Updated: Jun 13
“What did you think of the presentation?” I asked a co-worker last week after a presentation on a process improvement idea that could make the company over $100M.
“Well, I think it started out a little slow. Some of the charts were hard to understand. I’m not sure she’s the right person to execute.” This was his answer.
“Sorry, perhaps I should have been more clear in my question. Let me rephrase. ‘What did you think of the idea? What ways can we adapt the ideas to improve the business?”
I was shocked that his first reaction was to evaluate and judge the style of the presentation and the competence of the presenter. Who the f*ck cares!? What about the $100M? If it’s a solid $100M idea, wouldn’t you help her execute? Or will you just sit back and judge?
Traditional corporate management practices have trained us to constantly evaluate others. Instead of teaching people to add power and build strength with others, we’re taught to judge and evaluate their competence. If you are sitting in judgement, you are complicit in affecting the outcome. How about using that energy to help?
Stop evaluating, and use that brainpower to help!
Evaluating is Expensive. Companies waste colossal amounts of money evaluating people, for a minuscule return. In the example above, they are going ‘test it out’ and have this poor guy pushing a rock uphill while they decide if they like what he’s doing. He’s going to end up making $2M and they’ll wonder what happened to the $100M. I’ll tell you where it went, you squandered it all hemming and hawing about whether or not to support him, and now the opportunity has passed.
Now might also be a good time to talk about Performance Management. Companies spend MILLIONS on these yearly evaluations, and people are finally asking ‘are we getting a return on investment from these?’ When have you ever seen someone with a less than stellar, even just slightly less than stellar, review actually get energized and motivated to improve their performance? Usually, they leave their jobs, and sadly, sometimes they mentally leave their job while their body still comes to work. No company has ever improved performance through performance reviews. Period.
I had a job once where I was asked to fill in a ‘Potential Rating’ form for all my direct reports. I had to state the highest position they could hold in their career. In their entire career!! The organization wanted to know who was ‘Hi-Potential’ and who wasn’t. What a dehumanizing exercise! I felt really uncomfortable determining someone’s potential like that. What right do I have to limit someone’s potential? My only recourse was to say that all my employees were capable of rising to the highest levels of the organization.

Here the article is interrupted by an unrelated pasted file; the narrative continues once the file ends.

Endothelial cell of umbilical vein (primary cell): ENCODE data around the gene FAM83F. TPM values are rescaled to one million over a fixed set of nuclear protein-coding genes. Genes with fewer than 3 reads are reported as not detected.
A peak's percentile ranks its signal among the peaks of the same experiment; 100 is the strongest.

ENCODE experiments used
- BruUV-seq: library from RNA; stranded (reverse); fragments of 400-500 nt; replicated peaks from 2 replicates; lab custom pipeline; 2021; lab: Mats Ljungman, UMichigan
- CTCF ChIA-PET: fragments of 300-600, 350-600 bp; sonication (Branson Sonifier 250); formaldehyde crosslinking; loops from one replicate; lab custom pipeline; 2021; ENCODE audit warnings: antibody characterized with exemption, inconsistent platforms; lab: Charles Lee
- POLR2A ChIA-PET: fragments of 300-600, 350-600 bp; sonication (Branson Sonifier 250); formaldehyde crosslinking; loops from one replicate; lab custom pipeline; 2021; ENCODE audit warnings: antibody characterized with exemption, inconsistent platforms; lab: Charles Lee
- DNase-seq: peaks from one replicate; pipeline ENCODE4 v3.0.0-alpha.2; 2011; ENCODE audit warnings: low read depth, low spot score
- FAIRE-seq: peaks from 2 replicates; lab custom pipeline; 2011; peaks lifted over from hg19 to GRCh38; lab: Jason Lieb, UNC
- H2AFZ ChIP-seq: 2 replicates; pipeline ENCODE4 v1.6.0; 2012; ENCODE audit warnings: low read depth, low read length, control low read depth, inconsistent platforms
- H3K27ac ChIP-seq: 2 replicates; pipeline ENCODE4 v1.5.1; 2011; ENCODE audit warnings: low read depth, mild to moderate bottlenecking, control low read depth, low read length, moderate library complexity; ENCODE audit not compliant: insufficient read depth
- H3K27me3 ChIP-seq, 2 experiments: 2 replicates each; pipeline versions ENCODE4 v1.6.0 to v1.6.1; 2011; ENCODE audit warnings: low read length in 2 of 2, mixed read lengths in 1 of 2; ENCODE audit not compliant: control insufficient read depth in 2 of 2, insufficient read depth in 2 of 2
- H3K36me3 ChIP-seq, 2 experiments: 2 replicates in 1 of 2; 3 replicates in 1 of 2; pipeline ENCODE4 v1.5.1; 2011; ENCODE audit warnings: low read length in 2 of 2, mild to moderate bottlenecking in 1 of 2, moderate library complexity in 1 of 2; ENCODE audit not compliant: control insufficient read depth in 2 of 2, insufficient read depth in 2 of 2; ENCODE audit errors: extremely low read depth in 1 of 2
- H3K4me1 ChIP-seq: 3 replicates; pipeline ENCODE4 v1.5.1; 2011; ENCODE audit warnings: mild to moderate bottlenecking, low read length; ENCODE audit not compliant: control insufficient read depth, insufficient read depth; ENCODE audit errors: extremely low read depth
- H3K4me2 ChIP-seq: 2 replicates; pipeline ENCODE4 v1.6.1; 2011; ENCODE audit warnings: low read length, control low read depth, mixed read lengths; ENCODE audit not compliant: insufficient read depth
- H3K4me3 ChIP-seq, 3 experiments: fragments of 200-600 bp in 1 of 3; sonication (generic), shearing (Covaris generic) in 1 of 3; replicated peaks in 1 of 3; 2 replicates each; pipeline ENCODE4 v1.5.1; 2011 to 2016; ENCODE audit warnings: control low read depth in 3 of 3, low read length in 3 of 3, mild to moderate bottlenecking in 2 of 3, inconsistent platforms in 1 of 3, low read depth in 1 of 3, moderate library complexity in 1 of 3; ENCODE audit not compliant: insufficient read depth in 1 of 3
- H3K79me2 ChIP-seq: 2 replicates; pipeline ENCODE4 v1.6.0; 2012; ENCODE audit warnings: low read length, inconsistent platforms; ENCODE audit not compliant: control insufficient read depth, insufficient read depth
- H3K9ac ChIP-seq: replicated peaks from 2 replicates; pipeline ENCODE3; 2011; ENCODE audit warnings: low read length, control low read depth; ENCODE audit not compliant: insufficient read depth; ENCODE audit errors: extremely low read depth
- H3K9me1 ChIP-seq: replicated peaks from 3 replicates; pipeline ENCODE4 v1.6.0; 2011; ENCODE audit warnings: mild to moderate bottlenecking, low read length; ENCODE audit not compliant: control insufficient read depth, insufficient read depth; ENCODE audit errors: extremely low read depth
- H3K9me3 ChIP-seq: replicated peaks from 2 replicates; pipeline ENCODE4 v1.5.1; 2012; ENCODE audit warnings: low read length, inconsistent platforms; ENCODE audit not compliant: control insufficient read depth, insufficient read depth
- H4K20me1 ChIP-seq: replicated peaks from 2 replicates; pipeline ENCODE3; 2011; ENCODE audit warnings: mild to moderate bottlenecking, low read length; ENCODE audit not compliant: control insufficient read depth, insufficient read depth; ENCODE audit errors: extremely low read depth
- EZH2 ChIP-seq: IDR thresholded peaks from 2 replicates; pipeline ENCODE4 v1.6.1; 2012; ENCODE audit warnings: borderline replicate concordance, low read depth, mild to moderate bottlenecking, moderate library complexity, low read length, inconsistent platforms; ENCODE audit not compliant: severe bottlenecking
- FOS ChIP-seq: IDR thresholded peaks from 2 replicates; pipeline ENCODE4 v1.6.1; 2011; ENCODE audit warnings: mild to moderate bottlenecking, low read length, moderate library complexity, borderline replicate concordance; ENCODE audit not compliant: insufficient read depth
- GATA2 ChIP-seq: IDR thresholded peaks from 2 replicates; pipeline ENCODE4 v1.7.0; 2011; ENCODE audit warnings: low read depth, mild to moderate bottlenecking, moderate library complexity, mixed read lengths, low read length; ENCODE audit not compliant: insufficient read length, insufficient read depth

Judging goes against most people’s beliefs. I don’t know what religion you are, and I’m not here to preach. But I am surprised that people whose religions say ‘don’t be judgy’ seem to check that at the door when they go to work. ‘Don’t be judgy’ means don’t be judgy, EVER. Unless you are a judge, then I guess you have to be judgy.
What about feedback? Feedback is a beautiful thing. Constructive feedback to help someone see their blind spots can really accelerate someone’s growth. Feedback on the work can help multiply the impact of an idea.
There are 3 simple rules for feedback:
Ask permission first
Give it to the person directly. When you give your feedback to someone other than the person, it’s gossip.
Check in with yourself. Is this feedback is coming from a place of true caring and helpfulness. Will your words help? If you just want to tell them why you don’t like what they did, and it is likely to cause them only shame, maybe you can skip the feedback this time.
Commit. Either support an idea or not. Don’t sit in judgment and wait. If you support an idea, make sure it’s great. If you don’t support it, don’t participate. What I see too much of is leaders taking a ‘wait and see’ while they starve an idea, cripple it and cause it to die a slow death. If something is good for the business, put energy behind it, give it what it needs to thrive. If you’re not going to fish, cut bait. (that’s the nice way of saying sh*t or get off the pot.)
Brain Twist. I want you to keep a log this week, with 3 columns:
Times I judged
Times someone asked me to judge
Times I decided not to judge
What do you notice? When are you tempted to judge? How often are you asked to judge? How can you flip it around to be supportive instead of judgemental?